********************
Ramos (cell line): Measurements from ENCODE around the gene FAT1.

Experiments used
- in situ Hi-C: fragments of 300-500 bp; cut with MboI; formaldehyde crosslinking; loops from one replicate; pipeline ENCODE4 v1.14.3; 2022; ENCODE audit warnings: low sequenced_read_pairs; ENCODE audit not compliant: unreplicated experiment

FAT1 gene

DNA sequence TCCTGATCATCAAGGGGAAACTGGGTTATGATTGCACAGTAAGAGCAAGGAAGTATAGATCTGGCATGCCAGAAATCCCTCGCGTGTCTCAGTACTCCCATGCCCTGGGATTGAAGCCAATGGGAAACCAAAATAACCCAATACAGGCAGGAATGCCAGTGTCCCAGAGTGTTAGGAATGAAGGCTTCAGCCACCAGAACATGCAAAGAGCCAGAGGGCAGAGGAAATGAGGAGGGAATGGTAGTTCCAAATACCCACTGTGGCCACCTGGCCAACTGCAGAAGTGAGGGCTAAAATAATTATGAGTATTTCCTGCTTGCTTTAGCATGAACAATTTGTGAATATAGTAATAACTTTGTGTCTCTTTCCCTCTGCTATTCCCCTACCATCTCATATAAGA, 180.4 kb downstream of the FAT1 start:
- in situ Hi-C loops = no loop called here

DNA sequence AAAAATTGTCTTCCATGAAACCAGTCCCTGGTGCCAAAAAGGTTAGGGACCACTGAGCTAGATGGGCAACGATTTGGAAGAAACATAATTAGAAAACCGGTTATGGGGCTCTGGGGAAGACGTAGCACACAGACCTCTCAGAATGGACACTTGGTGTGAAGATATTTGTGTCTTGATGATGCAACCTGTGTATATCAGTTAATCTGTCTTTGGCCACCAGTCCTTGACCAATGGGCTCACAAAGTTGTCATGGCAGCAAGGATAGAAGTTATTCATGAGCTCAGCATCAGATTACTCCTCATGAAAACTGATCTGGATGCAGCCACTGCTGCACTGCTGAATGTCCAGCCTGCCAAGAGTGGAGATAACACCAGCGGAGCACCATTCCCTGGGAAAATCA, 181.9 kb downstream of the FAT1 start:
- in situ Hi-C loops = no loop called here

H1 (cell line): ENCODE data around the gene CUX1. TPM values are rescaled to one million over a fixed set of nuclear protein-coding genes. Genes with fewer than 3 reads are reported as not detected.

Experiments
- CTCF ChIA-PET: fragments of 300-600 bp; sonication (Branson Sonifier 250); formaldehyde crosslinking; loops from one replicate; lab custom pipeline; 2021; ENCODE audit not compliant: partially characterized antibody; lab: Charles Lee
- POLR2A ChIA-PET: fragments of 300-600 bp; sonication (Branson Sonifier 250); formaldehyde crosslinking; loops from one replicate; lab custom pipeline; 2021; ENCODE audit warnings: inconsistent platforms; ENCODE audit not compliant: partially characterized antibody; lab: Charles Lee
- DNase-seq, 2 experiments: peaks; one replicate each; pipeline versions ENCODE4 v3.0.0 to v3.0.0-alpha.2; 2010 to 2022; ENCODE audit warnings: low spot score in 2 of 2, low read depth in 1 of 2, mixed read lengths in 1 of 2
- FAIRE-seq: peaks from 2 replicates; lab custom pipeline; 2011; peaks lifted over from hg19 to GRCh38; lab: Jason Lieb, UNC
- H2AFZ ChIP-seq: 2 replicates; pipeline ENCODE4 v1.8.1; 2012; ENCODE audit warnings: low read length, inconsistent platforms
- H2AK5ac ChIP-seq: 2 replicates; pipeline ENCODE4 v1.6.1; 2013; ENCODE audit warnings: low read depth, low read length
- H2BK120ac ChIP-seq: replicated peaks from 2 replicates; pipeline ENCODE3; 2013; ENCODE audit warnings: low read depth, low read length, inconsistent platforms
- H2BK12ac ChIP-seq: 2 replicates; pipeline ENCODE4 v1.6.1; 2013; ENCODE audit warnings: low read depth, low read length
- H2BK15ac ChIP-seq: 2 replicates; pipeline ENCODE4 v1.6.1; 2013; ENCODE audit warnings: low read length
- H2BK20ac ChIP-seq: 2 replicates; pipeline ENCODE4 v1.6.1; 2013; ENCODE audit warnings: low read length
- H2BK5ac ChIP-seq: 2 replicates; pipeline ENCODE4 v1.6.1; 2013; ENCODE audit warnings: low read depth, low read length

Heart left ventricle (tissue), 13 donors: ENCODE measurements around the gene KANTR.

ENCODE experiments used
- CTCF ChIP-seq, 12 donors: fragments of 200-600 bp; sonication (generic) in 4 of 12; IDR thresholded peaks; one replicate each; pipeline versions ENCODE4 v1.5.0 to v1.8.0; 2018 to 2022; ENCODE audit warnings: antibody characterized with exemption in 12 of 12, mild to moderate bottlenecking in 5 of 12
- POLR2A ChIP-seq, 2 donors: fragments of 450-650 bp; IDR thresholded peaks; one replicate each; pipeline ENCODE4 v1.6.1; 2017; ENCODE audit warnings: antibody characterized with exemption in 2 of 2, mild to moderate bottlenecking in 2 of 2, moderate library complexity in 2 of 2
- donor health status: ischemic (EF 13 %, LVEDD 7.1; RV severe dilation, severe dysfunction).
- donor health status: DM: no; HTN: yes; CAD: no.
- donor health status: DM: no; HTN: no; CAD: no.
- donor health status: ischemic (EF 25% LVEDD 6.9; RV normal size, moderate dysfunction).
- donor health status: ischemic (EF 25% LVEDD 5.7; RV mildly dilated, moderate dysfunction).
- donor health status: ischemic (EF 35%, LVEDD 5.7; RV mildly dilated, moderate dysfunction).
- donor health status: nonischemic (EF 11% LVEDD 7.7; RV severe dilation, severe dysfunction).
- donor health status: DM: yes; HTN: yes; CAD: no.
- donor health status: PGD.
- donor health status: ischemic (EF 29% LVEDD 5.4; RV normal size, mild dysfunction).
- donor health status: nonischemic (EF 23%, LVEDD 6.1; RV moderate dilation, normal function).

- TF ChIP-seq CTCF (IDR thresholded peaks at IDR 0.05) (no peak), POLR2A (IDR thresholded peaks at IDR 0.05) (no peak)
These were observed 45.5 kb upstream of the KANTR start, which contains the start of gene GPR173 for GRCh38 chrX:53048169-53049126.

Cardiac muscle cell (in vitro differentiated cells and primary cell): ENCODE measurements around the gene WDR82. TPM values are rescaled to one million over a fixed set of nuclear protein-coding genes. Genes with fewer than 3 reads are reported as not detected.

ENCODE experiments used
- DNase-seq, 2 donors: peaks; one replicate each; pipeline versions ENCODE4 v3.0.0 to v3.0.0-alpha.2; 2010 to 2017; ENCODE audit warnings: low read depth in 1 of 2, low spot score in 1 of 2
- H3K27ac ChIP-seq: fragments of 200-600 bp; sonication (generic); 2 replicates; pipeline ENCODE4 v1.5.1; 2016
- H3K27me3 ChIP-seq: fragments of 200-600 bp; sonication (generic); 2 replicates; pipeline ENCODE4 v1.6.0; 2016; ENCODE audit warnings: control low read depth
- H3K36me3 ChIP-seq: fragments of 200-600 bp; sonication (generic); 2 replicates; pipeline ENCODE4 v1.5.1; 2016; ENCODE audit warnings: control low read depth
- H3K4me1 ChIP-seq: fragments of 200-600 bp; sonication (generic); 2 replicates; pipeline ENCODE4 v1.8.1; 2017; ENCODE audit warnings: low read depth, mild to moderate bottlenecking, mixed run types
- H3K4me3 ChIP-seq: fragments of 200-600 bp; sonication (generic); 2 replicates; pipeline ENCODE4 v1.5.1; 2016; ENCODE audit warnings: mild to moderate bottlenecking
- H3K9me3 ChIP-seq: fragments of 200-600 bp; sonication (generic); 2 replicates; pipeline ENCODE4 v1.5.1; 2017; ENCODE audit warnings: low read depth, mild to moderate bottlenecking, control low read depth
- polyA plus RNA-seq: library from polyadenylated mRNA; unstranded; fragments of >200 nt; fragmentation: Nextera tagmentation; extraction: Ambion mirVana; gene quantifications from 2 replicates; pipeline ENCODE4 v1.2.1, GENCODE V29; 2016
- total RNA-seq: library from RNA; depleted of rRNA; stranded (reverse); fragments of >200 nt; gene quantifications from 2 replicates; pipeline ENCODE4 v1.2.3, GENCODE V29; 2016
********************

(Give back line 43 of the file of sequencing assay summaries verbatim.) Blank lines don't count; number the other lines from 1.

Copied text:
- H3K27me3 ChIP-seq: fragments of 200-600 bp; sonication (generic); 2 replicates; pipeline ENCODE4 v1.6.0; 2016; ENCODE audit warnings: control low read depth